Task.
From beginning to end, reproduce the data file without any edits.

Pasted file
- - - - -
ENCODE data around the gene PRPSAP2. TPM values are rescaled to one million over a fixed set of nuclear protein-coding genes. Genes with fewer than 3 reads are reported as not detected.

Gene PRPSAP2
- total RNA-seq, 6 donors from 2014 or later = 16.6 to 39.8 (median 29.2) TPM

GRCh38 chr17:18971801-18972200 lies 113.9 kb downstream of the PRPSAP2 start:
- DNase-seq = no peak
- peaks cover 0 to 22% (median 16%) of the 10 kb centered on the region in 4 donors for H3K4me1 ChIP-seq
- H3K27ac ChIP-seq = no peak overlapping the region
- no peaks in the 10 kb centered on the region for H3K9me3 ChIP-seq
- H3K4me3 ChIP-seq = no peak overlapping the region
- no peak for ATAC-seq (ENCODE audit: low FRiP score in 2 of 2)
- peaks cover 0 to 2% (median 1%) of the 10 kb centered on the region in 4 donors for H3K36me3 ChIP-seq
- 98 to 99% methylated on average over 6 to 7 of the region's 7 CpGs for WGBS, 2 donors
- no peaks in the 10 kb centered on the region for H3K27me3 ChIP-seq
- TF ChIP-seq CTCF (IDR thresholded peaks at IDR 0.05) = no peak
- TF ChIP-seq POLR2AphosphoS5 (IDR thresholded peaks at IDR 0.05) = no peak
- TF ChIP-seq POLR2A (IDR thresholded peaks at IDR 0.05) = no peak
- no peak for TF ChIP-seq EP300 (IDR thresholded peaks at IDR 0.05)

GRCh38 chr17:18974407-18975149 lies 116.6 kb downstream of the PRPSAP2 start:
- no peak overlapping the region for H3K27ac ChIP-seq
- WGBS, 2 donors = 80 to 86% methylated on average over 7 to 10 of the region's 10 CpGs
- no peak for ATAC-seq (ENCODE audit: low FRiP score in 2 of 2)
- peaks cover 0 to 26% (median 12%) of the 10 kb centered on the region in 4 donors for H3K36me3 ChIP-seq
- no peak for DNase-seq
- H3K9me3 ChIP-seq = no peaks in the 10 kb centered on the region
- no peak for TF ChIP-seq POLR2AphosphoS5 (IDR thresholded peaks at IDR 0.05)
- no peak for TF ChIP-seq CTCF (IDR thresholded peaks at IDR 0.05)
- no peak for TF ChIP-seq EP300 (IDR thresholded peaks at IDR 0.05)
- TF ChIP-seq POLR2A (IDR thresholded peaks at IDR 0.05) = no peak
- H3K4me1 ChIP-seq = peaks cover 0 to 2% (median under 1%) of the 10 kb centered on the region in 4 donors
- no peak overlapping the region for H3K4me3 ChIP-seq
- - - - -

ENCODE data around the gene PRPSAP2. TPM values are rescaled to one million over a fixed set of nuclear protein-coding genes. Genes with fewer than 3 reads are reported as not detected.

Gene PRPSAP2
- total RNA-seq, 6 donors from 2014 or later = 16.6 to 39.8 (median 29.2) TPM

GRCh38 chr17:18971801-18972200 lies 113.9 kb downstream of the PRPSAP2 start:
- DNase-seq = no peak
- peaks cover 0 to 22% (median 16%) of the 10 kb centered on the region in 4 donors for H3K4me1 ChIP-seq
- H3K27ac ChIP-seq = no peak overlapping the region
- no peaks in the 10 kb centered on the region for H3K9me3 ChIP-seq
- H3K4me3 ChIP-seq = no peak overlapping the region
- no peak for ATAC-seq (ENCODE audit: low FRiP score in 2 of 2)
- peaks cover 0 to 2% (median 1%) of the 10 kb centered on the region in 4 donors for H3K36me3 ChIP-seq
- 98 to 99% methylated on average over 6 to 7 of the region's 7 CpGs for WGBS, 2 donors
- no peaks in the 10 kb centered on the region for H3K27me3 ChIP-seq
- TF ChIP-seq CTCF (IDR thresholded peaks at IDR 0.05) = no peak
- TF ChIP-seq POLR2AphosphoS5 (IDR thresholded peaks at IDR 0.05) = no peak
- TF ChIP-seq POLR2A (IDR thresholded peaks at IDR 0.05) = no peak
- no peak for TF ChIP-seq EP300 (IDR thresholded peaks at IDR 0.05)

GRCh38 chr17:18974407-18975149 lies 116.6 kb downstream of the PRPSAP2 start:
- no peak overlapping the region for H3K27ac ChIP-seq
- WGBS, 2 donors = 80 to 86% methylated on average over 7 to 10 of the region's 10 CpGs
- no peak for ATAC-seq (ENCODE audit: low FRiP score in 2 of 2)
- peaks cover 0 to 26% (median 12%) of the 10 kb centered on the region in 4 donors for H3K36me3 ChIP-seq
- no peak for DNase-seq
- H3K9me3 ChIP-seq = no peaks in the 10 kb centered on the region
- no peak for TF ChIP-seq POLR2AphosphoS5 (IDR thresholded peaks at IDR 0.05)
- no peak for TF ChIP-seq CTCF (IDR thresholded peaks at IDR 0.05)
- no peak for TF ChIP-seq EP300 (IDR thresholded peaks at IDR 0.05)
- TF ChIP-seq POLR2A (IDR thresholded peaks at IDR 0.05) = no peak
- H3K4me1 ChIP-seq = peaks cover 0 to 2% (median under 1%) of the 10 kb centered on the region in 4 donors
- no peak overlapping the region for H3K4me3 ChIP-seq